Or how about the case of Marsh Fork elementary school, located right next to a coal processing plant, which was giving a majority of the local children a myriad of respiratory problems, such as asthma and bronchitis. It also caused numerous other ailments like chronic headaches and nausea as well as exposing them to future long-term health problems. What did Governor Manchin do? He sent state inspectors to the site who, after performing a superficial analysis that didn’t actually check for toxins like nickel, arsenic, or mercury, found nothing wrong with the plant (despite the fact that the Mine Safety and Health Administration regularly cited the plant for health violations). Joe Manchin, a true champion for the people’s health!

After he got to the Senate, Manchin (who filmed a campaign ad where he literally fired a bullet through a piece of Cap-And-Trade legislation) continued to try to help coal companies kill people by drafting legislation, which would significantly impede the EPA’s ability to keep coal companies from polluting water (Mr. Manchin seriously has a violent vendetta against clean water). 

Manchin has also slid perfectly into the role of the Fox News Democrat (the Democrat who appears on the propaganda station to blast the President and therefore demonstrate how supposedly “radical” President Obama is), taking every opportunity he can to criticize the EPA and brag about how much of a “friend of coal” he is.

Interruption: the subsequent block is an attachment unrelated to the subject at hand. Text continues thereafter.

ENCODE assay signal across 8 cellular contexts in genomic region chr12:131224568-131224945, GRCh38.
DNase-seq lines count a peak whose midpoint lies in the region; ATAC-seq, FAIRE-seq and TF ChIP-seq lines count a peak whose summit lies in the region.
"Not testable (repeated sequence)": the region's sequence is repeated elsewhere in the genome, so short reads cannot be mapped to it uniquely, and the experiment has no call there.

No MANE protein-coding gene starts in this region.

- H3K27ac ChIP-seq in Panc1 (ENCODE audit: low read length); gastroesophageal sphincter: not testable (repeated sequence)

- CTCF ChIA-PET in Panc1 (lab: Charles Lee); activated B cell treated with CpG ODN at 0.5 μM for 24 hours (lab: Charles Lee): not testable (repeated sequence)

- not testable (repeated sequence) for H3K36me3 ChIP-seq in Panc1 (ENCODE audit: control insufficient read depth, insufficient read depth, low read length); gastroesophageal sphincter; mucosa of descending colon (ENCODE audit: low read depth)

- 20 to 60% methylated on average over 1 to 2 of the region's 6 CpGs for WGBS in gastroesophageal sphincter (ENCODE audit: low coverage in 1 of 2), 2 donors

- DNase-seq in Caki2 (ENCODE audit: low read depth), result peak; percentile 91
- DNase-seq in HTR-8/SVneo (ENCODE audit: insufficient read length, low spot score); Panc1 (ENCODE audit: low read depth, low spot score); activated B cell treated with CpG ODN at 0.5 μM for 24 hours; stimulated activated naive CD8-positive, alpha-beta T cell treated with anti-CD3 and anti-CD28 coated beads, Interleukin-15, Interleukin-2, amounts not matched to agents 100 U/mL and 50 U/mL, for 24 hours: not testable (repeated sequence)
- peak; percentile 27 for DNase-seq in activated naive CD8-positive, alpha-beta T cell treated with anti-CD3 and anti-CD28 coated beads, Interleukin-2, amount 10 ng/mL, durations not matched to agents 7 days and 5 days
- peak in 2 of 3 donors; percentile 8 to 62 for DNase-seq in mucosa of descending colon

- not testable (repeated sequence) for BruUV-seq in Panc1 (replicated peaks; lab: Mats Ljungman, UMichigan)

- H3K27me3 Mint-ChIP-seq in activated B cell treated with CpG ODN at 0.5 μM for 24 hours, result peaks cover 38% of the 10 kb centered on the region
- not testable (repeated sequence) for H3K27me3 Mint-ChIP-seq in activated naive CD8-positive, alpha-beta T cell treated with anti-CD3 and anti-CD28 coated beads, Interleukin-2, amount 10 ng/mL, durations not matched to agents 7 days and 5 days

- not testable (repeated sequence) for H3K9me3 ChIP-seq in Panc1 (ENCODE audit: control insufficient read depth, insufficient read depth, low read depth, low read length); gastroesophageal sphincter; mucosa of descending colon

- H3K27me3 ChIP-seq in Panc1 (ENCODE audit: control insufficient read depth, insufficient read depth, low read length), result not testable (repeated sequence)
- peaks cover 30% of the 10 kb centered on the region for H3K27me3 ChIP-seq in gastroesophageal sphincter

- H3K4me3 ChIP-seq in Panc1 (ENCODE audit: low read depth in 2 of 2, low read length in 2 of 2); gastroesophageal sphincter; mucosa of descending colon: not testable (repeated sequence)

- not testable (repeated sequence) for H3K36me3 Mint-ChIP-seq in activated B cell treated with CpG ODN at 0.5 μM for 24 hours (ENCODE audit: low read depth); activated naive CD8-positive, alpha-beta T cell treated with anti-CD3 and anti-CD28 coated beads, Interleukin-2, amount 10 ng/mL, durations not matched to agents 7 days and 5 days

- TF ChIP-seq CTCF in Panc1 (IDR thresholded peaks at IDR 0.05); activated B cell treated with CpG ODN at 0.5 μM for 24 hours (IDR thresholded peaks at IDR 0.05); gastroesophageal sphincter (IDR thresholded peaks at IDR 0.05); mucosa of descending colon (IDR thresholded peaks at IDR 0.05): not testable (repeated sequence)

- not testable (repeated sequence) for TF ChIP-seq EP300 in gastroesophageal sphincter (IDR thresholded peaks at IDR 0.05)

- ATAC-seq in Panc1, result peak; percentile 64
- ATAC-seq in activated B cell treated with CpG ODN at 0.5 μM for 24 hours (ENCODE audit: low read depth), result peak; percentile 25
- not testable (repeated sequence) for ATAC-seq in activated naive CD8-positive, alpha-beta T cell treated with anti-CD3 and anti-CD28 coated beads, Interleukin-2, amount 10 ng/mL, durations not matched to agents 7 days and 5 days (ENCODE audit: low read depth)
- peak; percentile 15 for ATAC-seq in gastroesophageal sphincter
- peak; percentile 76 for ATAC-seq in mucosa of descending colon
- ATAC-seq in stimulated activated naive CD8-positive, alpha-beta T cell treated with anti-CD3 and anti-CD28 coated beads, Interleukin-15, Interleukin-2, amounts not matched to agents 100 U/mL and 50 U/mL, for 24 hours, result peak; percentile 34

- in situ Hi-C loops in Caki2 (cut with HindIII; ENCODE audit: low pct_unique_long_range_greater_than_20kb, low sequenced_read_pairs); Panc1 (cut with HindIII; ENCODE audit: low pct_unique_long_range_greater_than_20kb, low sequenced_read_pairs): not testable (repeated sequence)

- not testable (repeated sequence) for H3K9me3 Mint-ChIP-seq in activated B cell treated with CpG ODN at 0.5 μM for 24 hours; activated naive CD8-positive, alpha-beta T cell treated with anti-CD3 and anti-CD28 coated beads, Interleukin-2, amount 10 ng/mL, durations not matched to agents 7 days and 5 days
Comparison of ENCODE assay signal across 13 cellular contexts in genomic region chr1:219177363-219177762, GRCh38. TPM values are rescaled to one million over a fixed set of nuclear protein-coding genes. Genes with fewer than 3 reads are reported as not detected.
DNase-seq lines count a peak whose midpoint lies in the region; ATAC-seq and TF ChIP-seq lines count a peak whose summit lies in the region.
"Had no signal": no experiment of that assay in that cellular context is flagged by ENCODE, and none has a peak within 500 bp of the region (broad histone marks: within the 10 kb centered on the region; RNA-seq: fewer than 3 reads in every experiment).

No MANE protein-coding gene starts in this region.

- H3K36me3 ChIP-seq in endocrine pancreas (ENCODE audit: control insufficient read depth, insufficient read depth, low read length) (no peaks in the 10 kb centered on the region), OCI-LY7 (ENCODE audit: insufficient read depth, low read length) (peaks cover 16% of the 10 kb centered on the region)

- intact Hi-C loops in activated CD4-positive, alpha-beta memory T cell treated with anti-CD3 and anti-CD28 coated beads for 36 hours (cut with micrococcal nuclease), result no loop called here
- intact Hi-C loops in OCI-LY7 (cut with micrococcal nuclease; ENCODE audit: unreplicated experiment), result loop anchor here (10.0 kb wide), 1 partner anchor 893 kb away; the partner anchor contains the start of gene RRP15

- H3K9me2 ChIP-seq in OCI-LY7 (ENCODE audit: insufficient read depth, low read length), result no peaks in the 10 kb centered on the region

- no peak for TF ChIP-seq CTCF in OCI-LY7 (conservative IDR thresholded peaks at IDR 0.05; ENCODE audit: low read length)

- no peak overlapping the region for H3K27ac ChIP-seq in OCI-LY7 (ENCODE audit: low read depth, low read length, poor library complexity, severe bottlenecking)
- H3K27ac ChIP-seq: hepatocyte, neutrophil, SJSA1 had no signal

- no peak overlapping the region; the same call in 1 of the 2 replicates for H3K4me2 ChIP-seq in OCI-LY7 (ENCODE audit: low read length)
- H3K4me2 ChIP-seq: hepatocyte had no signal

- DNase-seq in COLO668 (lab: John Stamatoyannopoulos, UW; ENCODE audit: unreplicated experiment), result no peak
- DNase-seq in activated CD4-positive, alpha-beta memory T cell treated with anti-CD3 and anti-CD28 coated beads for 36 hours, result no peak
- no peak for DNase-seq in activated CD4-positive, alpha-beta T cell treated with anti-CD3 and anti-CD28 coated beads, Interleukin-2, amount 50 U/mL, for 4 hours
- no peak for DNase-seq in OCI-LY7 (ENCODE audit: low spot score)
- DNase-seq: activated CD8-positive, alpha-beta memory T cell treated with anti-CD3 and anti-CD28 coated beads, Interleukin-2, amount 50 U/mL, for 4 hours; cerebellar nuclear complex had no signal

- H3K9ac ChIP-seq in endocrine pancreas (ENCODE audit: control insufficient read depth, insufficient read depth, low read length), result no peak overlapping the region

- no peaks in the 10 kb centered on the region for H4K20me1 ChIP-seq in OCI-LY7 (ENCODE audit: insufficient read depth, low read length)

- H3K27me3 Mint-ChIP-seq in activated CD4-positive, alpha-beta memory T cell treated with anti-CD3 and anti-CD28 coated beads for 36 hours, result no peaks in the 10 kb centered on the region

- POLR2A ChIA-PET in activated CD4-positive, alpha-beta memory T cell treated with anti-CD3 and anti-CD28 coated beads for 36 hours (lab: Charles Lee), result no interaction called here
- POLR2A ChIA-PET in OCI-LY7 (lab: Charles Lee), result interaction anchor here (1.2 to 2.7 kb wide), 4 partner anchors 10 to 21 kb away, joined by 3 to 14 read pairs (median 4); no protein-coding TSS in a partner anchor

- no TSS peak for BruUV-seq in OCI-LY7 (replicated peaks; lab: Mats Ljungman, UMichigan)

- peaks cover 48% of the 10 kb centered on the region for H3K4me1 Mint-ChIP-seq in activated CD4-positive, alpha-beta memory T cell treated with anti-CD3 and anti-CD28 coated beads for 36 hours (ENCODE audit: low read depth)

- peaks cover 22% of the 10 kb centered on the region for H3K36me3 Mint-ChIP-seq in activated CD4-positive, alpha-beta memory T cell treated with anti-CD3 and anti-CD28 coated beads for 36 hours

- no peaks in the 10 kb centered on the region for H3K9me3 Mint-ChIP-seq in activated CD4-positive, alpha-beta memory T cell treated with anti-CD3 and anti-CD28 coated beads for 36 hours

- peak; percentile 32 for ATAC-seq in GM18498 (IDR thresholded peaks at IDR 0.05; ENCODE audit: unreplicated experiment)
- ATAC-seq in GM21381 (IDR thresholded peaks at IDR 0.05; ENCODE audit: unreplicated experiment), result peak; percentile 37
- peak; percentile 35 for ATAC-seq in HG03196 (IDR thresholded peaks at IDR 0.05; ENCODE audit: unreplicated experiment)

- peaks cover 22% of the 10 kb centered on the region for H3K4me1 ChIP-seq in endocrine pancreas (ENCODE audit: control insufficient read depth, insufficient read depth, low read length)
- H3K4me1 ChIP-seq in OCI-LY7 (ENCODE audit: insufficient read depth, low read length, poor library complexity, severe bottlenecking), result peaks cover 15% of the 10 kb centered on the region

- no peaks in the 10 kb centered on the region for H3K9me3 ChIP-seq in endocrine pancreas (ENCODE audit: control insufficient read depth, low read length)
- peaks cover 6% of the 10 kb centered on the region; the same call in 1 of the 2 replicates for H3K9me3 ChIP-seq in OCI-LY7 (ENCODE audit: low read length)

All of this accumulated information paints a revolting picture, the picture of a man who has spent his entire public life acting as a loyal servant to and enabling an industry that denigrates the environment it plunders and creates horrendous living conditions for the people caught in its wake. This is an industry which, while proclaiming itself as the “lifeblood” of West Virginia, has cut jobs in favor of technology, which causes immeasurable environmental damage (ironic considering Manchin and the industry never miss an opportunity to blast the president and his “job-killing” regulations).

The worst part of Manchin’s servile devotion to the coal industry is that it prevents West Virginia from diversifying its economy in a way that would free the state from a low-paying, dangerous, and destructive industry. 

When you’re essentially a spokesman for the coal industry and you owe your entire political existence to coal companies, you serve the interests of the coal companies and ignore helping and serving the needs of your constituents. Manchin’s tenure as governor was defined by low economic growth, a high poverty rate, and a broken educational system, all linked to prioritizing an economy revolving around an industry that takes much and gives little instead of building sustainable societal infrastructure. 

Manchin’s campaign against the people of his state is infinitely more damaging than any sort of malfeasance caused by the President and the EPA’s much nobler War on Coal.

Matthew Byrd is a contributing writer for the Iowa Peace Network. Originally from Chicago, he is majoring in History and English at the University of Iowa. Matthew is also the Non-Fiction Editor at Ink Lit Mag, the UI Freshman literary magazine, and he writes for The Daily Iowan.